March 18, 2020
Episode 87: Numerical Mysteries: Nichomachus of Gerasa, Arithmology, and Second-Century Neopythagoreanism
In this episode we pick up some dangling threads from the Neopythagorean ‘tradition’ (which is more of an idea of a tradition than a tradition, but one which then became such a strong idea of a tradition that it became a tradition, if you see what we mean), discussing the intriguing first-century figures Eudorus of Alexandria and Moderatus of Gades.
We then move on to Nicomachus of Gerasa, an early-second-century writer on mathematics, harmonics, Pythagoras, and arithmology. Finally we discuss the fourth-century Theology of Arithmetic, a handbook on the numbers one through ten, a.k.a. the sacred Tetractys, which preserves much of Nicomachus’ lost arithmological work. Along the way we reflect a bit on number viewed from the perspectives of symbolism and metaphysical function, in other words, arithmology.
- John Dillon. The Middle Platonists: A Study of Platonism 80 BC to AD 220. Duckworth, London, 1977.
- E. R. Dodds. ‘The Parmenides of Plato and the Neoplatonic One’. Classical Quarterly, 22:129–142, 1928.
- M.L. D’Ooge, F. E. Robbins, and L.L. Karpinski. Nicomachus of Gerasa: Introduction to Arithmetic. Macmillan, New York, NY/London, 1926 [still the most thorough study].
- D. O’Meara. Pythagoras Revived : Mathematics and Philosophy in Late Antiquity. Ox-
ford University Press, Oxford, 1989.
- F. E. Robbins. ‘The Tradition of Greek Arithmology’. Classical Philology, (16):97–123, 1921.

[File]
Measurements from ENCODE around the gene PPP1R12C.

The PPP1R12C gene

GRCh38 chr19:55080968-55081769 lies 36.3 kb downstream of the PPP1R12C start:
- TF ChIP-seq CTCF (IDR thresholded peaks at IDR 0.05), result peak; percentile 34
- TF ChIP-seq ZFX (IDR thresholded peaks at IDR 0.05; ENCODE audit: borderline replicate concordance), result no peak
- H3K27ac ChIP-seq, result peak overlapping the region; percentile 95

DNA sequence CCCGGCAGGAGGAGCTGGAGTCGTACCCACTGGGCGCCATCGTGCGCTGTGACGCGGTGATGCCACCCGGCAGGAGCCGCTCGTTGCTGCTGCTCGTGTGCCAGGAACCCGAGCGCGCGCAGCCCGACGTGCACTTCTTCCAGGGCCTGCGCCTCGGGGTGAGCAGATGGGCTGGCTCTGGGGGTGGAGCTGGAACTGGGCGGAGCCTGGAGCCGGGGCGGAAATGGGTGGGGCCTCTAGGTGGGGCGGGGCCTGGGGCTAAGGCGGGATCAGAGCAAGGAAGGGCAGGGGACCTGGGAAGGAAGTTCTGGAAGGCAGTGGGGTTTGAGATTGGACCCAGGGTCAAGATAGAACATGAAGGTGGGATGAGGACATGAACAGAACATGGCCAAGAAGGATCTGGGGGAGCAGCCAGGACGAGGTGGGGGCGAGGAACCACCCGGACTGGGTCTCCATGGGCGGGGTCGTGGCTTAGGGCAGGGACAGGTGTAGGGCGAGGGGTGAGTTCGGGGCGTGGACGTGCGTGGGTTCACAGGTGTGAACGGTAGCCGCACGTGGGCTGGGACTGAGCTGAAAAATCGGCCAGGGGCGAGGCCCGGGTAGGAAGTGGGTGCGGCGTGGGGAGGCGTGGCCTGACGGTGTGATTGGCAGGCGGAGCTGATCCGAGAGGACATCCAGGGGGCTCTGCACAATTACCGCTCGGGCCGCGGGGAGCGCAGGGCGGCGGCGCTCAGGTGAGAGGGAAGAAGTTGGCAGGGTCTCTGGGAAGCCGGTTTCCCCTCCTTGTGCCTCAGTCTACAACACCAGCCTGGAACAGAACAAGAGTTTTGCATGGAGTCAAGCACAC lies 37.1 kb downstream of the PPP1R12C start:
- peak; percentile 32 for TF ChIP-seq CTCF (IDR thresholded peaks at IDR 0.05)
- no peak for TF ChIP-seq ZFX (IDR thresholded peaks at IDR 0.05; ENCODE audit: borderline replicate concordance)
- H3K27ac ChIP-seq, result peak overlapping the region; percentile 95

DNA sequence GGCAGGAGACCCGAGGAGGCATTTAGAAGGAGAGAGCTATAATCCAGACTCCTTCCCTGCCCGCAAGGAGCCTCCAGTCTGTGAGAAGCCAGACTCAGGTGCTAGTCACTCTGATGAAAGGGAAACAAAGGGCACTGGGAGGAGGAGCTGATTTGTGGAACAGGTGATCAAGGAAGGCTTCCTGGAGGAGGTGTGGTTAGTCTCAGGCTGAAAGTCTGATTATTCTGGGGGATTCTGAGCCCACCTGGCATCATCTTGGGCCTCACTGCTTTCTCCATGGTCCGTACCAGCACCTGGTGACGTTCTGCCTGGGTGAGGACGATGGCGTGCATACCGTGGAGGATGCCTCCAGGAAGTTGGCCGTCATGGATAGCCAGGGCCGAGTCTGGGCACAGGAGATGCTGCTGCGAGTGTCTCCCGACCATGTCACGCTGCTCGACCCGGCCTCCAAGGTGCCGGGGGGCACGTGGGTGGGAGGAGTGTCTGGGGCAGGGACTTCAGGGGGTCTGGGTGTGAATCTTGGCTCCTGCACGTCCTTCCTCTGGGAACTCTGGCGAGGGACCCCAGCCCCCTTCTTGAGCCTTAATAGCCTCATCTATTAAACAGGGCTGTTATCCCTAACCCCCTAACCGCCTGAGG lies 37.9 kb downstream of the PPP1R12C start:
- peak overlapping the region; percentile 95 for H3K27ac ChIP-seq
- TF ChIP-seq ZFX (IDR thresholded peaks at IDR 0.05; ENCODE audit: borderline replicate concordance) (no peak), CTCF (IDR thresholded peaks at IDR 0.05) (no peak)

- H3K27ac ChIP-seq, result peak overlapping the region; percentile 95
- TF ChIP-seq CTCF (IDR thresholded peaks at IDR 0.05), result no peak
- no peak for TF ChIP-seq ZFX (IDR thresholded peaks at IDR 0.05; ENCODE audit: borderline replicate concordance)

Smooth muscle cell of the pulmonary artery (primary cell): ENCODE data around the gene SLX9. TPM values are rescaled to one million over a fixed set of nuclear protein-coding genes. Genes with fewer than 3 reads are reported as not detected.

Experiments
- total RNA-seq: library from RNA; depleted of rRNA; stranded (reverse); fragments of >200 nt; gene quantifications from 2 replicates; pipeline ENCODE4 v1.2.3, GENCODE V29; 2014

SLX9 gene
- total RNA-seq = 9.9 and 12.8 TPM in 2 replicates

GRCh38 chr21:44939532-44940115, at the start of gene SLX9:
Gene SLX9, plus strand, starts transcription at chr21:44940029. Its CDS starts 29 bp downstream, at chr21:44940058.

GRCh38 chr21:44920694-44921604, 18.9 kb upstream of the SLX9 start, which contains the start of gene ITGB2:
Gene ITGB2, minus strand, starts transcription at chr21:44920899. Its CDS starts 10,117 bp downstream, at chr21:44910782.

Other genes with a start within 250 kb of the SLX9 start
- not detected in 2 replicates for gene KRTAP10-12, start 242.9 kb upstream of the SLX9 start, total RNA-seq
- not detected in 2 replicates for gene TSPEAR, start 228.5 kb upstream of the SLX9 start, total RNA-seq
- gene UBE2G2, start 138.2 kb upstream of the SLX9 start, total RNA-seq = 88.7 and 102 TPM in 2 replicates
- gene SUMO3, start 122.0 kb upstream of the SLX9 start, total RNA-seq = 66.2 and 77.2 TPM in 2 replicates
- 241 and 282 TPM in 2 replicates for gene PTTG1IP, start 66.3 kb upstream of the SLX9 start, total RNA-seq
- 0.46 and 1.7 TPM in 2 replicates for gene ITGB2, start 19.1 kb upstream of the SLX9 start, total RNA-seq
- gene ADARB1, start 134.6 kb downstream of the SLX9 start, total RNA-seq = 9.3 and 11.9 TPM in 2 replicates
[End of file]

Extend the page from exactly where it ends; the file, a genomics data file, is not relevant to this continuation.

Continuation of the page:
- Robin Waterfield, editor. The Theology of Arithmetic. Phanes Press, Grand Rapids, MI, 1988.
- John Whittaker. ‘Neopythagoreanism and Negative Theology’. Symbolae Osloenses, 44:109–125, 1969a.
- Idem. ‘Epekeina Nou Kai Ousias’. Vigiliae Christianae, 23(2):91–104, Jun. 1969b.
- Idem. ‘Neopythagoreanism and the Transcendent Absolute’. Symbolae Osloenses, (48):77–
Arithmology, Eudorus, Iamblichus, Middle Platonism, Moderatus of Gades, Monad, Neopythagoreanism, Nichomachus of Gerasa, Numenius, Philosophy, Porphyry, Pythagoras, Pythagoreanism
March 19, 2020
I’m happy for the lead on Keith Critchlow, whom for some reason I hadn’t heard of. Been looking into the origins of the term “sacred geometry” which you don’t see often in [neo]platonic scholarship (Plato didn’t write “let none who are ignorant of hieros geometry enter here”) but is all over the place on the internet. I was initiated as a teenager into the tradition of “Drunvalo Melchizedek” via the books of Bob Frissell, and recently found when I started digging a couple of books entitled “Sacred Geometry” from the early 1970s, one of which was dedicated to the traditionalist Schwaller de Lubizc. So it’s another confirmation to learn that Critchlow was afollower of Guenon.
March 23, 2020
I was the source of cymatics in the Royal Society’s Robert Hooke, I came across Penelope Gouk’s “Music, Science and Natural Magic in Seventeenth Century England”. It is now one of my favorite books. It has both an excellent array of illustrations and great storytelling about the foundations of science — in the context of natural magic.